Trying to get caught up. Went away on the weekend with the fam bam and had a ball.
Cannot understand Yankee Football yes Das “Gridiron”.
Try some Aussie Rules Footy
Some nice cuts there. Every once in a while I hear of someone “buying” a cow, and manage to get in on the deal. Alas, with dad gone, I no longer have access to the big freezers. But the local Sam’s club sells some very nice tenderloin at a decent price, so I can cut my own fillets and freeze them.
If Im cooking in the oven, I will sear the meat in the pan first. If going on the grill, then I bypass the sear to allow the flames to do their job. Seasoning wise, a bit of black pepper, salt, a bit of garlic powder. Sometimes I try a little ginger, thyme, sage, or basil, but I have yet to find the perfect combo. But I enjoy the trying. I’ve refreshed my stock of herbs and spices, and am planning to base some menus around them.(I’ve tried saffron a few times, but haven’t really done the spice justice yet). would go on, but the pooch is pinning me on the lounge chair in order to get a nice back and belly rub. got to quit leaving the tv on pro wrestling when I leave her alone…. hope you are enjoying the weekend and waving my snow monkey banner for the start of the season later this week…
maybe i missed it, but where’s the poll page? i put my vote in the comments a few days ago, would that count?
Consumer Reports asked it’s readers how we dote on dogs and cats. Here is the percent of what readers did:
Fed the pet human food
dog 63% cat 41%
Taught it tricks
dog 57% cat 14%
Let it sleep with you
dog 55% cat 75%
Gave it holiday gifts
dog 55% cat 43%
Took it on vacation
dog 45% cat 7%
Signed a card with it’s name or photo
dog 40% cat 29%
Put photos of it on social media sites
dog 32% cat 23%
Dressed it in outfits
dog 18% cat 5%
35% of pets are adopted from shelters or rescue groups. Many cat owners also took in strays.
Warning to Cookie: don’t make Hulk angry… you won’t like him when he’s angry
Your Souffle looks pretty much perfect there Joe, could be wrong but that’s how they’re meant to be right?
Massive meat purchases are becoming increasingly common over here in the U.S.A. I don’t know what it’s like in Canada, but here in the land of the free, regulations make it hard to purchase meat raised to certain standards at a retail place. Our loophole for that is that the government has to jump through more legal hoops to tell us what to do with our personal stashes, so we buy shares of a cow, chickens, etc. We’ll be getting at least a quarter cow as soon as we get a more efficient freezer.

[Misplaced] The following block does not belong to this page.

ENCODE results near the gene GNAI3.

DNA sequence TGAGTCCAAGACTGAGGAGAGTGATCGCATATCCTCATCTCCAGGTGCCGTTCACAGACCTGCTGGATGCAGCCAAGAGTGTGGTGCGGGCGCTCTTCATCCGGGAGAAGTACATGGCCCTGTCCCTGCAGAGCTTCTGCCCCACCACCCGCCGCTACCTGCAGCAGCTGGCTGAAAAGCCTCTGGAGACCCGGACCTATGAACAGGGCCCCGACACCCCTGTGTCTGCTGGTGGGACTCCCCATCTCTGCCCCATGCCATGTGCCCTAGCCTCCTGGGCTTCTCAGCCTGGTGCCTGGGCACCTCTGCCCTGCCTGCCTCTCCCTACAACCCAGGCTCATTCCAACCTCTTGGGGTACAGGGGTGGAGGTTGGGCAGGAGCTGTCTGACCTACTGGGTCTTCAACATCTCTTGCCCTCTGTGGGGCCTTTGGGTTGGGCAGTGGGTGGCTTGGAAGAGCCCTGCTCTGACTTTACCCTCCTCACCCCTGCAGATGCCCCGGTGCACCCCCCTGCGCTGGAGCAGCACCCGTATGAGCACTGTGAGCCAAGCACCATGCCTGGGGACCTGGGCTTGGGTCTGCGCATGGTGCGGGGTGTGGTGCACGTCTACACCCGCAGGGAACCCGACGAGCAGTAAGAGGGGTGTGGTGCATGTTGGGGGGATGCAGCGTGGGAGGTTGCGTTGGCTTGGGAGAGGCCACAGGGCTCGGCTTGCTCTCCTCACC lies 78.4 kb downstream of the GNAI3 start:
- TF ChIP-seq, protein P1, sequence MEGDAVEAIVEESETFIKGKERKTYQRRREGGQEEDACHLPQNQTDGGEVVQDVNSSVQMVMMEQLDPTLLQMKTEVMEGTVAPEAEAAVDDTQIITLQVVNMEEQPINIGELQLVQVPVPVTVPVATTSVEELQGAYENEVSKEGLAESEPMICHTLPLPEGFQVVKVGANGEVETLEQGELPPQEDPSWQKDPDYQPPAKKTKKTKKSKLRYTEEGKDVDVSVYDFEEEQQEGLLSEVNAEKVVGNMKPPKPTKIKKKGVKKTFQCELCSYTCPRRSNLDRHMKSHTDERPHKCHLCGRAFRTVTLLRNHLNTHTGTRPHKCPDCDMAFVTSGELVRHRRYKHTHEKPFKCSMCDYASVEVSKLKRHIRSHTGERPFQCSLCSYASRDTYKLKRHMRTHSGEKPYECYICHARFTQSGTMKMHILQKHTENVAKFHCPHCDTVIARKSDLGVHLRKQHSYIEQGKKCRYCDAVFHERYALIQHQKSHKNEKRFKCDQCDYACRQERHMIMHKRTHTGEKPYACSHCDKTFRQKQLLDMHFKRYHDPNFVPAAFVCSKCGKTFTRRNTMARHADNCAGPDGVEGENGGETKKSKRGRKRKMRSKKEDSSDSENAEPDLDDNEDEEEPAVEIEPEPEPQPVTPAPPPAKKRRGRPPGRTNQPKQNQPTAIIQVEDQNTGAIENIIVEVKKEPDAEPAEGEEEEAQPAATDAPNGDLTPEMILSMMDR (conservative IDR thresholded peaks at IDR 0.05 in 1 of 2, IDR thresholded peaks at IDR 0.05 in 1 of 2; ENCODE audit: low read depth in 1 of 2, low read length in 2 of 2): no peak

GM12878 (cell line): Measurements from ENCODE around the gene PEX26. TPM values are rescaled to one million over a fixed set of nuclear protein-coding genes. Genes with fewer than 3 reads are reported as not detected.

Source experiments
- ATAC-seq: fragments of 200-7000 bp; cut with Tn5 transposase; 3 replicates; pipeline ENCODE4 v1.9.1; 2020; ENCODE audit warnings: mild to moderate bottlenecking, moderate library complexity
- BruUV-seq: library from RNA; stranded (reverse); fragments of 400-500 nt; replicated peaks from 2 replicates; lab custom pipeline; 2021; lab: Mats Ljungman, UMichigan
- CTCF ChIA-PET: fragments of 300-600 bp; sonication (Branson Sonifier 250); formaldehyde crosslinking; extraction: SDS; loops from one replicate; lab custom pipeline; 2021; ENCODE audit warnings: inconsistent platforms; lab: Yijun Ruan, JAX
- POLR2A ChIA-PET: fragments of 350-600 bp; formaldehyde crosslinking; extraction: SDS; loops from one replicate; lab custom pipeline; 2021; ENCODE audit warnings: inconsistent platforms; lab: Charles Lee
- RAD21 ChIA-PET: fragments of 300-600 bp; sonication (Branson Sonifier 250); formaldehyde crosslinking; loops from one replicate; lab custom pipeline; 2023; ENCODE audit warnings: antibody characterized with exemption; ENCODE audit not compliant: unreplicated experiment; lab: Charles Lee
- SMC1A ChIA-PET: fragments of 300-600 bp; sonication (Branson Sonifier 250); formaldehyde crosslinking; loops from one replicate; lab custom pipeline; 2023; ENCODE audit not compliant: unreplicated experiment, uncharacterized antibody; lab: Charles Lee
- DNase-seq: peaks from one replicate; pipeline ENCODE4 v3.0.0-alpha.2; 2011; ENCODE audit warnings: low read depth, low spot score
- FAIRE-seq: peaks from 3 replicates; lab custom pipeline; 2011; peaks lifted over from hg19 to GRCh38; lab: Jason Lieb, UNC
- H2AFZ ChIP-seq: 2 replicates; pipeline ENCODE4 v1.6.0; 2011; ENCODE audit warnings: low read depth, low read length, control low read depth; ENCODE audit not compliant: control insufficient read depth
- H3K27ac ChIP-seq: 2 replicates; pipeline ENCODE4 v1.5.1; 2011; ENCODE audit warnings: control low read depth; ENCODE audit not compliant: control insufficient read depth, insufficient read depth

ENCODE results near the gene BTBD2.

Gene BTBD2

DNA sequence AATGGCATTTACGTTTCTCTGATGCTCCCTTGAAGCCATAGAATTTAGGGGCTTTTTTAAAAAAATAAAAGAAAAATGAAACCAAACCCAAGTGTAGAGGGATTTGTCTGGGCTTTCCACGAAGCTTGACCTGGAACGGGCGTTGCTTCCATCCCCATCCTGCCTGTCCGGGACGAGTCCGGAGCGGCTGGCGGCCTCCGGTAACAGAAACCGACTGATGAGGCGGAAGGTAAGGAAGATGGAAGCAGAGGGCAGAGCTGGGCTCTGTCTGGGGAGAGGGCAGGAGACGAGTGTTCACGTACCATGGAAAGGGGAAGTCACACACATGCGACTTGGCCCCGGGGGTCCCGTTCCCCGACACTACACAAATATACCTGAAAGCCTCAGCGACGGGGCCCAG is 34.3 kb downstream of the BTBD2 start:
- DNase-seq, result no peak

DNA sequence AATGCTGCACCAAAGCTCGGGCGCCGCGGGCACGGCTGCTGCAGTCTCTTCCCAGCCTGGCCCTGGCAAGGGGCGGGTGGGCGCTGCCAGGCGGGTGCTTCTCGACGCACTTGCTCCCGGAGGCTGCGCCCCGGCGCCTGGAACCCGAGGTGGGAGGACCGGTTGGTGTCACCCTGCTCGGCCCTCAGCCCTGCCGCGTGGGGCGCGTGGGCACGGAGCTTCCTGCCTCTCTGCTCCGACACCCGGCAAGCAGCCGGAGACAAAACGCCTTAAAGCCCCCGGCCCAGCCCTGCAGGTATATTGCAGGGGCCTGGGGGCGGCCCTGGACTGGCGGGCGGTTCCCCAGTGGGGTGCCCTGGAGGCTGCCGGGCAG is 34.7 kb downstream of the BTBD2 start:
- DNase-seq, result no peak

For a good steak, I go to a steakhouse. Sometimes I just don’t want to risk screwing up an expensive cut, especially right now when we don’t get it often and I’m out of practice. The risk is gone at a steakhouse because they’ll replace it if they screw it up and we’re going to eat out here and there as entertainment anyway. Or my husband cooks it.
@ Janet – My sports obsessions went from hockey (in my teens), to Aussie Rules (in my 20s), to rugby (late 30s until now). While I really like Aussie Rules (we need to get narelle into this discussion 😉 @ ‘relle), rugby wins out simply because I’m fascinated by men who fall down over and over and still get right back up. If I feel down I think I’d stay flat on my back for a good ten minutes before I could even move, let alone get up. 😛
@ Joe – My pefect steak recipe? Order one at a good restaurant. 😛 Because I like my meat on the well-done side, I have yet been able to cook a decent steak (save for filet, which is pretty hard to kill no matter how well done it is).
And the souffles look wonderful!
@ Ponytail – Interesting stats. Thanks for posting!
At what temperature? My sister will want to know.
As to steak, I really never liked it much. I think it was the texture. My dad had to have everything served well-done. To him it wasn’t finished unless cutting the meat tore the teeth off a serrated knife. 🙂
My ex-brother-in-law once worked in the meat department. One day, he brought home a marked down piece of filet mignon. He couldn’t stand the texture, but I loved it. Maybe I just have expensive taste? 😉
Not that it would interest the chefs here, but I loved my mom’s Swiss Steak. It was made with an inexpensive cut of meat which she cut to pieces. She used a store-bought mix of spices that came with a bag (McCormick’s). She put the meat in the bag, added tomato sauce with diced tomatoes, and a little flour. She put the bag into the oven in a cakepan or into the crockpot and cooked it for the stated amount of time. (That bag made cleanup easy!) It was so simple, I was able to make it when I got my own apartment. I served it to my parents a few times and to a couple of friends.